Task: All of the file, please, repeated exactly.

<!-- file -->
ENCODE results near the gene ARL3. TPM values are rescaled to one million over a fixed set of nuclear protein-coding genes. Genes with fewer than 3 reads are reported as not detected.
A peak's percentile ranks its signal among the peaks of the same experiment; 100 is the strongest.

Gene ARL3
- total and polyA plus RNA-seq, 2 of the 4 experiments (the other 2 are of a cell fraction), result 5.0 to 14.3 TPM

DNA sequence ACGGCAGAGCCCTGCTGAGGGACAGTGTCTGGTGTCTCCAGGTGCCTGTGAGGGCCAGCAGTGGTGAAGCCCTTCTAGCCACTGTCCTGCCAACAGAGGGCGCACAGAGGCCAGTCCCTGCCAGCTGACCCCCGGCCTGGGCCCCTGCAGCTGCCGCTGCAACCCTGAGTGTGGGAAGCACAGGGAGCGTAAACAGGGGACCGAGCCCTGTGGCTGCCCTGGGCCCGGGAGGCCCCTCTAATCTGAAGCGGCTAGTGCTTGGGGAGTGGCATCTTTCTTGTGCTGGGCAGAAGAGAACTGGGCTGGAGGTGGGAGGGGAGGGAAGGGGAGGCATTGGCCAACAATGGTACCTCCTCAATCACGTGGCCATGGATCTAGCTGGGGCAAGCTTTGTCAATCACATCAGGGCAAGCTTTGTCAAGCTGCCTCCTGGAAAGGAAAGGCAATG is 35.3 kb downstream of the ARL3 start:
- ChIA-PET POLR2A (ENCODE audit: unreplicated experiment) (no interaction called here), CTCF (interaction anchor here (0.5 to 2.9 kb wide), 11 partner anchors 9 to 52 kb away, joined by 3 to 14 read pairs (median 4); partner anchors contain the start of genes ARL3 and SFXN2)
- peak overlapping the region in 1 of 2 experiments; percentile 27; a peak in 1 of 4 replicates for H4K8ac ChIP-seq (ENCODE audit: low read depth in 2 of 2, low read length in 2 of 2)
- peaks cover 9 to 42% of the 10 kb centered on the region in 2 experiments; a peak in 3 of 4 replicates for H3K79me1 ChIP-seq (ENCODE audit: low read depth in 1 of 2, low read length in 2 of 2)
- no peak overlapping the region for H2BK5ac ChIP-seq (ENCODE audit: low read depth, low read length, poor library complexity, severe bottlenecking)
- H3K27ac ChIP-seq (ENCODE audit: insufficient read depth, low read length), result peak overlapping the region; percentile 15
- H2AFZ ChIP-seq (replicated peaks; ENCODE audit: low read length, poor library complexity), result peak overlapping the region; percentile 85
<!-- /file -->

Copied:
ENCODE results near the gene ARL3. TPM values are rescaled to one million over a fixed set of nuclear protein-coding genes. Genes with fewer than 3 reads are reported as not detected.
A peak's percentile ranks its signal among the peaks of the same experiment; 100 is the strongest.

Gene ARL3
- total and polyA plus RNA-seq, 2 of the 4 experiments (the other 2 are of a cell fraction), result 5.0 to 14.3 TPM

DNA sequence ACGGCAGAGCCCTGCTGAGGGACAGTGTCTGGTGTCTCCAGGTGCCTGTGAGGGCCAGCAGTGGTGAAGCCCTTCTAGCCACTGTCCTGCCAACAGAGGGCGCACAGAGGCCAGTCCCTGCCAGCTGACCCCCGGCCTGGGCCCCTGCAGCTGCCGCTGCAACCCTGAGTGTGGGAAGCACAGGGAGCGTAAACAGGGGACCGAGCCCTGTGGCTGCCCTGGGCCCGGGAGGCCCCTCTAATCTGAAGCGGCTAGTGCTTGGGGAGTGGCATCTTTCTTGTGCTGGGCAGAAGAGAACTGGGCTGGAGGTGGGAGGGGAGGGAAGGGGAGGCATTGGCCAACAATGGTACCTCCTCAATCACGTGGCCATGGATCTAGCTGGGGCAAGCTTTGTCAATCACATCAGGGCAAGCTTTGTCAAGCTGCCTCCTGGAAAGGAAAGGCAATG is 35.3 kb downstream of the ARL3 start:
- ChIA-PET POLR2A (ENCODE audit: unreplicated experiment) (no interaction called here), CTCF (interaction anchor here (0.5 to 2.9 kb wide), 11 partner anchors 9 to 52 kb away, joined by 3 to 14 read pairs (median 4); partner anchors contain the start of genes ARL3 and SFXN2)
- peak overlapping the region in 1 of 2 experiments; percentile 27; a peak in 1 of 4 replicates for H4K8ac ChIP-seq (ENCODE audit: low read depth in 2 of 2, low read length in 2 of 2)
- peaks cover 9 to 42% of the 10 kb centered on the region in 2 experiments; a peak in 3 of 4 replicates for H3K79me1 ChIP-seq (ENCODE audit: low read depth in 1 of 2, low read length in 2 of 2)
- no peak overlapping the region for H2BK5ac ChIP-seq (ENCODE audit: low read depth, low read length, poor library complexity, severe bottlenecking)
- H3K27ac ChIP-seq (ENCODE audit: insufficient read depth, low read length), result peak overlapping the region; percentile 15
- H2AFZ ChIP-seq (replicated peaks; ENCODE audit: low read length, poor library complexity), result peak overlapping the region; percentile 85